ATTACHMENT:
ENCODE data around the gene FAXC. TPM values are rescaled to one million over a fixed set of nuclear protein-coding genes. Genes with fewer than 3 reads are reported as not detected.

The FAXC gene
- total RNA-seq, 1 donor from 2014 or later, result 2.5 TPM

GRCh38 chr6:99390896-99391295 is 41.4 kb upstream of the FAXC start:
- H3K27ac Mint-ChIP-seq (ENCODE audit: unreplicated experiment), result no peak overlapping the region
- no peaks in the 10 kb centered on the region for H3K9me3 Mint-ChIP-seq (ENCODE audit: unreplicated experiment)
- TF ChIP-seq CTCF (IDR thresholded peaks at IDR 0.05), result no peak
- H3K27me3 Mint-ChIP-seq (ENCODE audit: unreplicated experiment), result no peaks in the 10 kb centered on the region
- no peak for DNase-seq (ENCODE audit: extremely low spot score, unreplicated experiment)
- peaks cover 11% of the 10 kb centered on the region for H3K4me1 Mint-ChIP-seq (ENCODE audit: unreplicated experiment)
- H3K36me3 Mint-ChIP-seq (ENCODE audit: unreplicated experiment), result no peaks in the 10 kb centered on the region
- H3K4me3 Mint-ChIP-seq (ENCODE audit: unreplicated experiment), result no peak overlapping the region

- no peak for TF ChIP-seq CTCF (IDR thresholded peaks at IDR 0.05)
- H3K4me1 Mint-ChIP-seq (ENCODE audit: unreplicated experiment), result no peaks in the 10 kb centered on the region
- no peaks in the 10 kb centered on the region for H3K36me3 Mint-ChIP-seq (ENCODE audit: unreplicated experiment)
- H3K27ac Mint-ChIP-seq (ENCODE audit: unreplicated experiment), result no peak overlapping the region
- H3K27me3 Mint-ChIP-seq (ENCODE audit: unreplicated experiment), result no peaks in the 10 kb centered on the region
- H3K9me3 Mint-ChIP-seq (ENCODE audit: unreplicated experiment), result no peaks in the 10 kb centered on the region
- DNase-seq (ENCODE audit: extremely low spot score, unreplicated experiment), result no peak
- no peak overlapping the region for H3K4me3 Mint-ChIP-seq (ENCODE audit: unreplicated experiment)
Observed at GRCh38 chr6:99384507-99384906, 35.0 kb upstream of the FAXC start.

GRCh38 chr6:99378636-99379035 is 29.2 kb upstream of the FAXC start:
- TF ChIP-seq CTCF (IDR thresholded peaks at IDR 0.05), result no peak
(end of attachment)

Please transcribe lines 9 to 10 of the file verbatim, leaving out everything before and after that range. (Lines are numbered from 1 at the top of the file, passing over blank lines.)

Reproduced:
- no peak for DNase-seq (ENCODE audit: extremely low spot score, unreplicated experiment)
- peaks cover 11% of the 10 kb centered on the region for H3K4me1 Mint-ChIP-seq (ENCODE audit: unreplicated experiment)